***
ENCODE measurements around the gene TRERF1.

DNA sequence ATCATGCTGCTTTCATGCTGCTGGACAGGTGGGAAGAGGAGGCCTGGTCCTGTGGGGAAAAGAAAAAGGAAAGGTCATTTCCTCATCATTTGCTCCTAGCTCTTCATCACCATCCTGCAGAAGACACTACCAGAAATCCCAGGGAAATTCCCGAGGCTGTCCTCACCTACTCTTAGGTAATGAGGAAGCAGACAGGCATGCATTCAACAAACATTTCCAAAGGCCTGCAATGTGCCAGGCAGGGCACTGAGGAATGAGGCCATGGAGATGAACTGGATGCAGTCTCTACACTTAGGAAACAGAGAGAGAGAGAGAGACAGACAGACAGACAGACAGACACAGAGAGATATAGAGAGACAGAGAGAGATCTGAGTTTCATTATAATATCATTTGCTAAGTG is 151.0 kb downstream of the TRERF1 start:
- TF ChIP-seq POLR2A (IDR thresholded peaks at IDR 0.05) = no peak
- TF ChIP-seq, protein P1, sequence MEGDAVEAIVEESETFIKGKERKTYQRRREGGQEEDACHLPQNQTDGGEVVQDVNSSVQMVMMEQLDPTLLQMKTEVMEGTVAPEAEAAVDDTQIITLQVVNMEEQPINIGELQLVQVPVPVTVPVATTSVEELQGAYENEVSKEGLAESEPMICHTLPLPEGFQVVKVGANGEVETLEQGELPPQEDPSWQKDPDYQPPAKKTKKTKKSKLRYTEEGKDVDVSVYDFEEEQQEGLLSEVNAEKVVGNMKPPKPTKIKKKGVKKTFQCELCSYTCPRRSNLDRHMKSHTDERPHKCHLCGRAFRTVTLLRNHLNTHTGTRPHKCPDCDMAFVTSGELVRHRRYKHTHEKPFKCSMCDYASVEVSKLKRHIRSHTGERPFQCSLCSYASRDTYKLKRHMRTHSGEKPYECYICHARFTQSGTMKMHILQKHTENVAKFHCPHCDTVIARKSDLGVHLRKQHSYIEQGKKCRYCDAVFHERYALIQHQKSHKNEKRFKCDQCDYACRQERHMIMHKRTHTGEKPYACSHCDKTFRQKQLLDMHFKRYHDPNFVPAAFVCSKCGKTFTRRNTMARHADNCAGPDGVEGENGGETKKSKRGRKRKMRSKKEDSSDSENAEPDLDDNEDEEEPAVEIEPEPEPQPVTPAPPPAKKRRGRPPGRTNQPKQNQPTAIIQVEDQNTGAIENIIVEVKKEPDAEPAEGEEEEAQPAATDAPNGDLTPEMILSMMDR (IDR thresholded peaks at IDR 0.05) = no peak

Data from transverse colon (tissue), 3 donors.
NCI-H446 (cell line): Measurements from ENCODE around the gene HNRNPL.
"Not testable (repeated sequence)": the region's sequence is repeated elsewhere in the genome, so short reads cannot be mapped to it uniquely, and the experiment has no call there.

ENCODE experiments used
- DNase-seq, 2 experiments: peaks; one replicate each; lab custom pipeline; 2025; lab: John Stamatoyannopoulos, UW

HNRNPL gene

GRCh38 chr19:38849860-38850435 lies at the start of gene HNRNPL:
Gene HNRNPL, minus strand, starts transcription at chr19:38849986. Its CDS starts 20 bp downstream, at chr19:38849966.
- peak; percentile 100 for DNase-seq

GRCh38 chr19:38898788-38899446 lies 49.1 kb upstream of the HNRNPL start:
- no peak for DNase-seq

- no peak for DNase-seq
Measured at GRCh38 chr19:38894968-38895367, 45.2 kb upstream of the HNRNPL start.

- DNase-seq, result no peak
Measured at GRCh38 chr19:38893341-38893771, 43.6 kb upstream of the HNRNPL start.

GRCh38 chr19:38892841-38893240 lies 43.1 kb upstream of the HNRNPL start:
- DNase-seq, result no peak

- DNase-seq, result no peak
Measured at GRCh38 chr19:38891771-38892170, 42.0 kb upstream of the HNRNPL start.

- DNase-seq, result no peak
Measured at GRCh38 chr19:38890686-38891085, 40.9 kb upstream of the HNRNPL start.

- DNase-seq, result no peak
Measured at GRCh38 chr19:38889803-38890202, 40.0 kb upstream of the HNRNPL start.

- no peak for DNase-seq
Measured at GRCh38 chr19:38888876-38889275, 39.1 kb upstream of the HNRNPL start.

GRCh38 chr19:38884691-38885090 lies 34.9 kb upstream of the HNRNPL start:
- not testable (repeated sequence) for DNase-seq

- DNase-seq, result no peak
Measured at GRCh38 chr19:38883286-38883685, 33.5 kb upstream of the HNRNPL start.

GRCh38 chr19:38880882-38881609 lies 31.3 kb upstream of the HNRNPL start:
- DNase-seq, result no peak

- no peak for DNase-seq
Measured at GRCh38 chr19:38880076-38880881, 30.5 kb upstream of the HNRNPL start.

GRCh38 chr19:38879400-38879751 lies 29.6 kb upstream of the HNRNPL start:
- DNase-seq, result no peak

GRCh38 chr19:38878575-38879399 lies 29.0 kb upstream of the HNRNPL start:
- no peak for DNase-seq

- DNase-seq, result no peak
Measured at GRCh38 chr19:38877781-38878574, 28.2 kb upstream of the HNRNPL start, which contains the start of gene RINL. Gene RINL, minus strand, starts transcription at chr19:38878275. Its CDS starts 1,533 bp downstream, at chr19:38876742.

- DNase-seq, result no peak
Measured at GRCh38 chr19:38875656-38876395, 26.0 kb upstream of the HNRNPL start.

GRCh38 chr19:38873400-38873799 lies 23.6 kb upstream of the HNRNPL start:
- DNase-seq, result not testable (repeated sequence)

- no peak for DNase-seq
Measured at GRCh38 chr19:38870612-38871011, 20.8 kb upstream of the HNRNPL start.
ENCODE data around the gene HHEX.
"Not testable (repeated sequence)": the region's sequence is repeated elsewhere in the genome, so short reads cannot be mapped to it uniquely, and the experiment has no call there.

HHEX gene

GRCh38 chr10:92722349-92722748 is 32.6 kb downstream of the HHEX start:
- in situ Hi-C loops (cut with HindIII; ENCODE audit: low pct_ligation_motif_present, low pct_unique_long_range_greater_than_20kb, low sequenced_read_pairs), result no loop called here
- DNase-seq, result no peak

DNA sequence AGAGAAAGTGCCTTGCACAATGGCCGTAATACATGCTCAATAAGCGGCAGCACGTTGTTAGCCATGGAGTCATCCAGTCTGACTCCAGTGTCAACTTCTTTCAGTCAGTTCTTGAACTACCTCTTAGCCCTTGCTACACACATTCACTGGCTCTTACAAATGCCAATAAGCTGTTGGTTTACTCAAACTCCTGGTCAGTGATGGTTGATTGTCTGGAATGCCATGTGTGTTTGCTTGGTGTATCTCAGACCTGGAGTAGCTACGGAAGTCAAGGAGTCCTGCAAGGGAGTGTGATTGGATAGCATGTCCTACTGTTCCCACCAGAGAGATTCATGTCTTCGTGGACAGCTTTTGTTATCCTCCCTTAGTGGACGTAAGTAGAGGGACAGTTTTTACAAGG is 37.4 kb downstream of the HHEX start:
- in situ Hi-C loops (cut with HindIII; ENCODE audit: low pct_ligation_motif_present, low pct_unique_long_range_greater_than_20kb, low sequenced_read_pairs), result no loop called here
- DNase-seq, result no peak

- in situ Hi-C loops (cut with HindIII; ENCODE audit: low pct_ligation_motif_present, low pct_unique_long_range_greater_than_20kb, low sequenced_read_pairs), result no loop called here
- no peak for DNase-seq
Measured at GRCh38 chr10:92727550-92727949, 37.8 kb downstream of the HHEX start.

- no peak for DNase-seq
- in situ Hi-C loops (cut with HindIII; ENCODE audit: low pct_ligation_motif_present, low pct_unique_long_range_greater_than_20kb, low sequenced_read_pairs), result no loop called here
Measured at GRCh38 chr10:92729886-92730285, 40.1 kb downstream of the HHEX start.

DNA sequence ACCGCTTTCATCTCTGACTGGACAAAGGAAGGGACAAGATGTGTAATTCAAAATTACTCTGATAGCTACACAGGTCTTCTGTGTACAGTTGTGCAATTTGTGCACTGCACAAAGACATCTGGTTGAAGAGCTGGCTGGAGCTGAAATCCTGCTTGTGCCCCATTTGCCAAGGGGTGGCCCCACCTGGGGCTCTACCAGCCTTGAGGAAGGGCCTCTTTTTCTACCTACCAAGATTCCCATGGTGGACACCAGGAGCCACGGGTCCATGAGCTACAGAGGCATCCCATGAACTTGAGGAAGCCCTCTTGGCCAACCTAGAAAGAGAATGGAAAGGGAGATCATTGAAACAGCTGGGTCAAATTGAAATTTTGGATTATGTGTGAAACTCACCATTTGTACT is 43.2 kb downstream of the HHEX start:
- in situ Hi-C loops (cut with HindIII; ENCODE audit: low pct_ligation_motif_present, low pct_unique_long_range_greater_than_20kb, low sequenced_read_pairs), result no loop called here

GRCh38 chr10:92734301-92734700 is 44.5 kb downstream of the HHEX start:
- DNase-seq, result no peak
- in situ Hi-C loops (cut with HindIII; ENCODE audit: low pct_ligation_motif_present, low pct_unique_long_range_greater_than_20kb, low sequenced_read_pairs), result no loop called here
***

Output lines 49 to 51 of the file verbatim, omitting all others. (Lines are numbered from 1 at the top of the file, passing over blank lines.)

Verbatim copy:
Measured at GRCh38 chr19:38870612-38871011, 20.8 kb upstream of the HNRNPL start.
ENCODE data around the gene HHEX.
"Not testable (repeated sequence)": the region's sequence is repeated elsewhere in the genome, so short reads cannot be mapped to it uniquely, and the experiment has no call there.